Finance minister warns Russia can't afford military spending plan (Reuters)

Russia’s borders: while Moldova shivers, is Belarus beginning to thaw? (The Conversation)

Hong Kong

Hong Kong Protest Leader Joshua Wong Pledges 'Persistent' Fight (NBC News)

Hong Kong Protest Leaders May Walk Away From Talks (Bloomberg)

Hong Kong protesters have sights set on global problems (The Conversation)

Pakistan

Civilians flee amid Kashmir border clashes (Al Jazeera)


There are 10 articles discussed today 'behind the wall', all about oil and solar energy topics.

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  • In the U.S., a Turning Point in the Flow of Oil (Clifford Kraus, The New York Times) With little fanfare the U.S. started this summer to export crude oil. This hadn't happened in almost 40 years. Since 2008 U.S. domestic oil production has increased by about 70% and imports from OPEC countries have been cut in half. The new oil production is high in light sweet crude from shale, the purest (cleanest) type of petroleum and in much demand around the world. The current refinery facilities in the U.S. can only process a limited amount of the new production, so it is likely that the U.S. will continue to import oil even when (and if) domestic production exceeds consumption and export the excess light sweet crude. The following graph shows the new "peak oil" graph for the U.S.: the peak in oil imports 2005-06.

oil-us-imports-exports-nyt-2014-oct-08

  • Oil Prices Decline as Supplies Build (Nicole Friedman, The Wall Street Journal) Oil prices are down 21% over the past year and inventories are up. High refinery rates over the summer have now declined for seasonal maintenance and changeover to winter product mixes (more fuel oil, less gasoline).
  • Gasoline and Diesel Fuel Update (U.S. Energy Information Agency, 06 October 2014) Gasoline prices are down an average of about 10-13 cents a gallon in the U.S. from the high points a few months ago. With oil prices still falling and the seasonal price decline period still here further declines look certain. Every Tuesday GEI News reviews the national prices for gasoline and provides a connection to Gas Buddy to help readers locate the lowest prices in their vicinity.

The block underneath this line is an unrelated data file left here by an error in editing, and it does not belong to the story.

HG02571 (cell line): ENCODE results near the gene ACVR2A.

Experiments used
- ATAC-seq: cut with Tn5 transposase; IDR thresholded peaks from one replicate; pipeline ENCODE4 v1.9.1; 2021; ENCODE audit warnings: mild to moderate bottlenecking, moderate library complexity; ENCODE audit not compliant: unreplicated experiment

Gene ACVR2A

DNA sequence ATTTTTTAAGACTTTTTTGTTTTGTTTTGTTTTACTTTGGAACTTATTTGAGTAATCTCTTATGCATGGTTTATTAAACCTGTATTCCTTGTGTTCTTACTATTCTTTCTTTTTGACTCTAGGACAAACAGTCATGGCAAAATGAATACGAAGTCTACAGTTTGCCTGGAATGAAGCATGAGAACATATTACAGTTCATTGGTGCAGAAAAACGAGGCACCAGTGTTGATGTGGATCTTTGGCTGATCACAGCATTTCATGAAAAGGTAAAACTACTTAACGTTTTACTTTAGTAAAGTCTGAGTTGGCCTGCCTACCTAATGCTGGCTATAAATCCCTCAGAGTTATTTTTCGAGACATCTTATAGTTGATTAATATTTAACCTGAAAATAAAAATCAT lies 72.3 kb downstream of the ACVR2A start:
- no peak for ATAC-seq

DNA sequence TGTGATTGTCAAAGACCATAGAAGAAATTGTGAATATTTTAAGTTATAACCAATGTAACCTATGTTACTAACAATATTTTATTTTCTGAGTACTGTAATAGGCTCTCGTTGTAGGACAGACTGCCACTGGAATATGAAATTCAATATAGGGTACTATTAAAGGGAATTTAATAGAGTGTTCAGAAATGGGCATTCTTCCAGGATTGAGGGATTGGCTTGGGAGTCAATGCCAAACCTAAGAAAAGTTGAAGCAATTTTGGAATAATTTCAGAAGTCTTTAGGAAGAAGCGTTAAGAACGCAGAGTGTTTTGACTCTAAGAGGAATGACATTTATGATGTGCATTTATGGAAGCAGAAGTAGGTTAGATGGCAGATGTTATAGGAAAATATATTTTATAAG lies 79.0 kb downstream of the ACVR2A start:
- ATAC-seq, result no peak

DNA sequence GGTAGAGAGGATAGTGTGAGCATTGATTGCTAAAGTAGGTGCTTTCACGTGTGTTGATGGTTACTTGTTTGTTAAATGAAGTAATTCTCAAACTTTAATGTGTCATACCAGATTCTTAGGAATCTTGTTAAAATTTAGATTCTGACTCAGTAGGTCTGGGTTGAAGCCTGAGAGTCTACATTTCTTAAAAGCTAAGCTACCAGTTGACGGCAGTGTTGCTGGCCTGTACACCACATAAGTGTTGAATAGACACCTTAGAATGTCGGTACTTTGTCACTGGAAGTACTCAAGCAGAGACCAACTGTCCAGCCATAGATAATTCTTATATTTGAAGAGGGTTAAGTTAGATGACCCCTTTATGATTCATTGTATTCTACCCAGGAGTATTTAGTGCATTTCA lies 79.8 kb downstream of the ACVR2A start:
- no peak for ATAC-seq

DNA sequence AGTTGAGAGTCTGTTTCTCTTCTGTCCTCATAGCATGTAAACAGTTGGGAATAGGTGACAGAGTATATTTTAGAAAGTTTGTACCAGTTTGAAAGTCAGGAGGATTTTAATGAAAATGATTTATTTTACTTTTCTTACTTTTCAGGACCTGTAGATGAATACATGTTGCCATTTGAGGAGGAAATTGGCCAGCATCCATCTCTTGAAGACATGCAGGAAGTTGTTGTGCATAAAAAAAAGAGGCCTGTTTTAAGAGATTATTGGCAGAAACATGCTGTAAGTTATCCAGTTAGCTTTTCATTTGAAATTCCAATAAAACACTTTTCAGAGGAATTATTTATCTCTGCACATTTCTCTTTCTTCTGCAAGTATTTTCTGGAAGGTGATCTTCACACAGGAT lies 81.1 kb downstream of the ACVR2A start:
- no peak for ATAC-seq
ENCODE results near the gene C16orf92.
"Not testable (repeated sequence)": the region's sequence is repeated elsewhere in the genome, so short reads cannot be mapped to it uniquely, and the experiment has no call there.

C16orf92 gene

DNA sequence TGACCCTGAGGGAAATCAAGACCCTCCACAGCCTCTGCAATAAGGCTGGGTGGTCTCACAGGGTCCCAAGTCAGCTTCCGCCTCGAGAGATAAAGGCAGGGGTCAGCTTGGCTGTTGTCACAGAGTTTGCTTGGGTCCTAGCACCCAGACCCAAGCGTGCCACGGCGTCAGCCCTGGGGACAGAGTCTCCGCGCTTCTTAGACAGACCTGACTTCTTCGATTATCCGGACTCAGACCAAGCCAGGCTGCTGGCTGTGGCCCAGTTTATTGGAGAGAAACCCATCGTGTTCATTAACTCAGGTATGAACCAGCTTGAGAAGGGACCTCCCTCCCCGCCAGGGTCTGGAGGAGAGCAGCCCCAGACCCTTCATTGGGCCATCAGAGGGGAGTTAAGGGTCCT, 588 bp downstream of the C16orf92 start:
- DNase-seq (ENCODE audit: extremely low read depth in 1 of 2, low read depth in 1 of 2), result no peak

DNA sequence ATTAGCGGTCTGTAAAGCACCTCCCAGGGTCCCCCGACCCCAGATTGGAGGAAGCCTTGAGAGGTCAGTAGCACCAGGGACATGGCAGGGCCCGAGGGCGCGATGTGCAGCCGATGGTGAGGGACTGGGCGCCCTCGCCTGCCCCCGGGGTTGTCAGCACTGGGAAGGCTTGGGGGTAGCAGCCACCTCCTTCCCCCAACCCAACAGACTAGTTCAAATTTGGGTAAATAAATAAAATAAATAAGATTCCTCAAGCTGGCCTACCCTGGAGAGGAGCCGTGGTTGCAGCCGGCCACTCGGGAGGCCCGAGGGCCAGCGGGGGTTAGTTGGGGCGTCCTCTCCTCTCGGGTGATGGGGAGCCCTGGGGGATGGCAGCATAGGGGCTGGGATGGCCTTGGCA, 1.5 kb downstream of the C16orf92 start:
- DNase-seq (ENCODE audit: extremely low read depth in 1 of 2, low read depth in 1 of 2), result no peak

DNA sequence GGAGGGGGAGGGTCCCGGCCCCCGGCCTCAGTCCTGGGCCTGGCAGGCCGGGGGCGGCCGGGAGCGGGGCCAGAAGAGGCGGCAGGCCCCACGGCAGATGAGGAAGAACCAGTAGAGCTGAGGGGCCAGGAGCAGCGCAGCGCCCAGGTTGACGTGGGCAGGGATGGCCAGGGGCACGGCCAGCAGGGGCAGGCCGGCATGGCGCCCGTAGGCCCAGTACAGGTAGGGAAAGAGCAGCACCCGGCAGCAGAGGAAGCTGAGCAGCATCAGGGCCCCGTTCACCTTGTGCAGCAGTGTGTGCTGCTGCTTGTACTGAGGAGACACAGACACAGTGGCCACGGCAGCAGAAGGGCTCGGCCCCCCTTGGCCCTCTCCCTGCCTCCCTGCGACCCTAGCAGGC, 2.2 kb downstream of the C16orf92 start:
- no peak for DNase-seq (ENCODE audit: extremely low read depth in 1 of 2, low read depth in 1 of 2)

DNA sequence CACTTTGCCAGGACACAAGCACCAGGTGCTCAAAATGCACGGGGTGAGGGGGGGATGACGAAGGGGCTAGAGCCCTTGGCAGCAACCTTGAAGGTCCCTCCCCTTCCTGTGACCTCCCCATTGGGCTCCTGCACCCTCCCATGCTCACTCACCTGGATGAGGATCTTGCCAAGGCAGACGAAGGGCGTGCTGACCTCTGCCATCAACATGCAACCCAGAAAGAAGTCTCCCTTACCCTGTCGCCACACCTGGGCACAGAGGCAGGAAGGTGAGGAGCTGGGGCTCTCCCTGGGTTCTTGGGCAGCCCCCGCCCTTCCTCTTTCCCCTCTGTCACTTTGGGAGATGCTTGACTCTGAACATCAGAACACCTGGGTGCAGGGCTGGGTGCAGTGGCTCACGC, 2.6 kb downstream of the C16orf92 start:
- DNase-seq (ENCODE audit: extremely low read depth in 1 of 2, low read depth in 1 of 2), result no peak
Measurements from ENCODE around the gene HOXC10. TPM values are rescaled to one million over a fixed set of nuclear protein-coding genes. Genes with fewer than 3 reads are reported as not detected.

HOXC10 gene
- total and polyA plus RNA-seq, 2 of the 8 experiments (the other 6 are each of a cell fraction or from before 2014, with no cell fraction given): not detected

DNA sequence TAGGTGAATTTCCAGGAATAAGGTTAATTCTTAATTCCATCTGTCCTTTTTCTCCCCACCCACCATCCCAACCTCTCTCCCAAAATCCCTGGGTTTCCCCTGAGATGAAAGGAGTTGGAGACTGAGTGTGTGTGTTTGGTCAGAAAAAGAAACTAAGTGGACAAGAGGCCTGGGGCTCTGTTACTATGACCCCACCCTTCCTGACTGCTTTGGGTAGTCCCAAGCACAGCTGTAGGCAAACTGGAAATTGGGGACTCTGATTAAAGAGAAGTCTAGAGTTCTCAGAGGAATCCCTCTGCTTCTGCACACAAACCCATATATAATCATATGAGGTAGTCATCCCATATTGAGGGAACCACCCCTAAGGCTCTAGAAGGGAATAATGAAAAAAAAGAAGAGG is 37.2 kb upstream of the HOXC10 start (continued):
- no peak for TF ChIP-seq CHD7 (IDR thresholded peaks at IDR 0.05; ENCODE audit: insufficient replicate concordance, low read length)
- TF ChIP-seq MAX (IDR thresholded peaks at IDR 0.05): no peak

Regular_Gasoline_Prices

  • EIA Short-Term Energy and Winter Fuels Outlook (U.S. Energy Information Agency, 07 October 2014) Winter heating costs will be lower for most this winter compared to last, and much lower for just about everybody if it is a mild winter.

heating-costs-forecast-2014-15

  • Here's a 'sinister'-looking oil chart (Lawrence Lewitinn, CNBC, Yahoo Finance!) Actually the article shows two bearish charts. Downside targets for crude oil are 87.50 in 2014 (hit yesterday 08 October, see Bloomberg) and 77.50 which some think could be reached in the next month or two. With production costs for shale ($65), oilsands ($70) and Arctic ($75) not far below the 77.50 target, reduced production from those sources would ensue at lower prices and support North American oil. While mideastern oil is much cheaper to produce OPEC has a history of cutting production as prices decline. So the bottom for oil is likely not to go any lower than the $70s unless there is a global economic collapse. See also The Middle East Has A Huge Advantage In The Global Oil Market (Sam Ro, Business Insider). But not all the future will depend on oil (and natural gas as well): See the following three articles.

crude-oil-2014

crude-oil-2009-2014

  • Kurzweil: Solar Energy Will Be Unlimited And Free In 20 Years (Ajai Raj, Business Insider) The production of solar energy has doubled every two years over the last three decades. The cost per kwh (kilowatt hour) has come down orders of magnitude due to technological evolution and economies of scale. Today about 1% of global energy is produced from solar devices. If the production of solar energy continued to grow at the same rate as over the past 30 years the amount of energy produced would be ten times the current global consumption of electricity in another 20 years. Kurzweil thinks that the entire electrical power needs of the planet will be provided by solar by 2035. That is not just all of what electricity is used for today, but all the uses to be added for electricity as well. Others agree. See next two articles.